The breadsticks turned out alright. I wish they had flavour kneaded into the bread just to give them a bit more flavour. Also, these were quite dense and had a lot of crunch on the bottom. I was honestly a little disappointed by these breadsticks and I will try a different recipe and some different methods next time.
Thanks for reading – it’s been a slice!
After having my rolls turn out so well, I decided to keep on trucking on and try my luck with french bread. Garlic/Cheese bread is a favorite in my house, so I thought it would be awesome if I could learn to make the bread! I found a recipe after looking through pintrest. I chose this recipe because I liked that it made two loaves. I found some of the ingredients to be weird…I have read a lot of recipes since I started this project and no bread recipes have ever had vinegar in them, but I just decided to go with it! I had no problem following the recipe and making the dough. I am getting some serious muscles from kneading all this bread – even though I have a stand mixer at my parents house, hopefully my mom will bring it for me this week! After letting the dough rise (it pretty much tripled in size) I punched it down and divided it into two portions. I had no clue how to shape french bread, so I used this website to give some instructions. I also decided to supplement with a youtube video. I also learned a helpful tip from this video, that you know your dough it ready to work with if you stick your finger in it and it doesn’t spring back up – I tested it out on this recipe and it worked excellent. Both yielded different techniques and so I used one on each loaf since my recipe produced two. I found no real difference in either method, nor did I prefer one more than the other. After allowing my bread to rise for another hour, I basted an egg over top of it and put some slices into the top. I found that it was incredibly hard to slice the bread and realized I was supposed to do it after shaping, before allowing the second rise. Isn’t hindsight great! I baked the loaves for 20 minutes then I rotated the pan and allowed another three minutes for the one that was at the front of the oven to brown.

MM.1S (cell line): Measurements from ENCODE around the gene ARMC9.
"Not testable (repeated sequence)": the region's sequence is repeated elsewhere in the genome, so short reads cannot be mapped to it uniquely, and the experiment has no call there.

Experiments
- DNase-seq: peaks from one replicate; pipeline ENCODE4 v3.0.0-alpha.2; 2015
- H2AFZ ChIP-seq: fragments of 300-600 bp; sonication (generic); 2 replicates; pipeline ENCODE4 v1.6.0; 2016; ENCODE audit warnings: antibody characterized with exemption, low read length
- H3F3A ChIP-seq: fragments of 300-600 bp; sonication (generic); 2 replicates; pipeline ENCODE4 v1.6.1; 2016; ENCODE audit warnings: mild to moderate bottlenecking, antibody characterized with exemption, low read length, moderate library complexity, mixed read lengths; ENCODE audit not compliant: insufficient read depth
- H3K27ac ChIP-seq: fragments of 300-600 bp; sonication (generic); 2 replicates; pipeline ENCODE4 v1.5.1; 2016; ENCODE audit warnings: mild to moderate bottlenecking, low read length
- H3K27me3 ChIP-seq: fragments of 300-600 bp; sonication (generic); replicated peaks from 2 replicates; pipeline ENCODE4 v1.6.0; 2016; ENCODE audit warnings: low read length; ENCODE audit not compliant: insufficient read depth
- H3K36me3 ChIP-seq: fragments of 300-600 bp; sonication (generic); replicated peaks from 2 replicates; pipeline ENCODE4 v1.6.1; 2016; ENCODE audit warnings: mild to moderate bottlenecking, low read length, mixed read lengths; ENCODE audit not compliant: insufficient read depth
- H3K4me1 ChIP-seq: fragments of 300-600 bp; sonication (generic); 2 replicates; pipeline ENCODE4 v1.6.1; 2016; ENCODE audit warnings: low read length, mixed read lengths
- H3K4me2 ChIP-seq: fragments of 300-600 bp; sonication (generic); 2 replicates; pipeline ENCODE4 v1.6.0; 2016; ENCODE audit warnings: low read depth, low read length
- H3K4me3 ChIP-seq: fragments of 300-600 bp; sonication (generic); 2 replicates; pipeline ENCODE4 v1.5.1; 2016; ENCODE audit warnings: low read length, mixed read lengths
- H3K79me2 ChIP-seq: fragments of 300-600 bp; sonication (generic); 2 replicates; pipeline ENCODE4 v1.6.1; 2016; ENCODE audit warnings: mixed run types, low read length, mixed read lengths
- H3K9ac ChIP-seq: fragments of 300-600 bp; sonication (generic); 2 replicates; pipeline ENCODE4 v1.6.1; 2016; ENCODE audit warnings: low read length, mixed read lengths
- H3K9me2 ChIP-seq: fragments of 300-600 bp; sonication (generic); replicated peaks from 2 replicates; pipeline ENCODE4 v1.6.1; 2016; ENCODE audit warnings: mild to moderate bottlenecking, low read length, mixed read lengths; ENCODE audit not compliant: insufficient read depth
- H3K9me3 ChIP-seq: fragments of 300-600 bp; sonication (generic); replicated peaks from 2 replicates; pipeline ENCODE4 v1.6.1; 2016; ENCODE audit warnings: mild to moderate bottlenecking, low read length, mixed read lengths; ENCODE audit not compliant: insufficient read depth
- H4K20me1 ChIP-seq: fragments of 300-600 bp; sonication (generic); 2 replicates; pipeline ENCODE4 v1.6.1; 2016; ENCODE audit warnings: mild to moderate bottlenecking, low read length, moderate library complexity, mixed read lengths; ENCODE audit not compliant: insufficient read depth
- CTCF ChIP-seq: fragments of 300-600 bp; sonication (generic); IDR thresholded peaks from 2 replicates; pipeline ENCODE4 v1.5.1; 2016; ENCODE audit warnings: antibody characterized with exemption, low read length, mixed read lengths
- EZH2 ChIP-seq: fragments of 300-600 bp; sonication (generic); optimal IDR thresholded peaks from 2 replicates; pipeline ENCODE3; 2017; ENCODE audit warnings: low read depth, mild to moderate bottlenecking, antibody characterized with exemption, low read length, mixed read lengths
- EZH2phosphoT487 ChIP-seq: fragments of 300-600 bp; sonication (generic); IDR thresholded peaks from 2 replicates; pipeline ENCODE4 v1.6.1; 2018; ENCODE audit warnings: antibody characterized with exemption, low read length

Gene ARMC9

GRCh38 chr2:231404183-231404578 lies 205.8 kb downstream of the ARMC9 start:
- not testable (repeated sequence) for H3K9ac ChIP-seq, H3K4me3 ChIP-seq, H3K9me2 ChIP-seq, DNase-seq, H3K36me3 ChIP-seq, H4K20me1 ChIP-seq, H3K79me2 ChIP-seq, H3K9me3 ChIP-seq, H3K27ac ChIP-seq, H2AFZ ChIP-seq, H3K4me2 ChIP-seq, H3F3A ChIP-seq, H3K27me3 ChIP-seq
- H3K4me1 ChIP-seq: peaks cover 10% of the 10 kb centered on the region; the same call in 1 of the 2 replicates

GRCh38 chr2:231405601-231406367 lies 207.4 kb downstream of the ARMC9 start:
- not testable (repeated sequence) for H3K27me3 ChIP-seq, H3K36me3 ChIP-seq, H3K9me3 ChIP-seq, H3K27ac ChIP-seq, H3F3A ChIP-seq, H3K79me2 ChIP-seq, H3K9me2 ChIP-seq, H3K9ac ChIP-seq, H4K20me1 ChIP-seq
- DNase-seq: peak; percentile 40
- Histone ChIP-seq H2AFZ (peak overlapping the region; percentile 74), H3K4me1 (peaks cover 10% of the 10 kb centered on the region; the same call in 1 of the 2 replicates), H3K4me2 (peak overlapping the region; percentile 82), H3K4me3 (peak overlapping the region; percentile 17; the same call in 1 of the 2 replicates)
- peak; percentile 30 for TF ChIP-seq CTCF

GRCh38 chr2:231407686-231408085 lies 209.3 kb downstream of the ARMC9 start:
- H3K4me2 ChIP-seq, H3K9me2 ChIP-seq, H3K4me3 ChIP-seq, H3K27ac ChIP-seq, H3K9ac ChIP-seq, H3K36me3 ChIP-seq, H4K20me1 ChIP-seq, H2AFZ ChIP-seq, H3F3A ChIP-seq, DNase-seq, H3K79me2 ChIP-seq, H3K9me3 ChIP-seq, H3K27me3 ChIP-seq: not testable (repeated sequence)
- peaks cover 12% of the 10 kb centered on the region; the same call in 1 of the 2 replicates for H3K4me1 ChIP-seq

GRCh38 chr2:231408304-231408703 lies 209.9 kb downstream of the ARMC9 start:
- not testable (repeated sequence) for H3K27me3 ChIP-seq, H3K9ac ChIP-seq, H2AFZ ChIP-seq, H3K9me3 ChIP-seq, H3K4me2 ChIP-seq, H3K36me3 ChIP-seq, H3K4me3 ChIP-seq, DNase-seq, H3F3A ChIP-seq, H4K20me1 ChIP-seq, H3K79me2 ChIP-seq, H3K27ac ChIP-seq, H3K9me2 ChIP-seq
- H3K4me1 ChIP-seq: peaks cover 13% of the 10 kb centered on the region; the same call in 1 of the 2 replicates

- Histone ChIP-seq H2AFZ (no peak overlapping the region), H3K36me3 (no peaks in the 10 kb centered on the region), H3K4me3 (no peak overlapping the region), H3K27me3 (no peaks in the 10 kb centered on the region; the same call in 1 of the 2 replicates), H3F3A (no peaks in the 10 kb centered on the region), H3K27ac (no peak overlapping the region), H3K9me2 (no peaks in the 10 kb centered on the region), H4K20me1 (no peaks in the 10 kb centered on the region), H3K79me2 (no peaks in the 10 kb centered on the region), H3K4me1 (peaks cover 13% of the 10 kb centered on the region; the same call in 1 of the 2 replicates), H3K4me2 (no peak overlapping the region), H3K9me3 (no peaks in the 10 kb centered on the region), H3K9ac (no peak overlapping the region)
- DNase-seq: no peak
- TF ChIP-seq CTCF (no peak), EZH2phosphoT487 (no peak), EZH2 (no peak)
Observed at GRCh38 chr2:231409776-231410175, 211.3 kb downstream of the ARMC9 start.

I was very happy with the way these turned out. They are huge – I wasn’t expecting this big, so I cut them in half before freezing. Will definitely make this recipe again.
Thanks for reading! Its been a slice!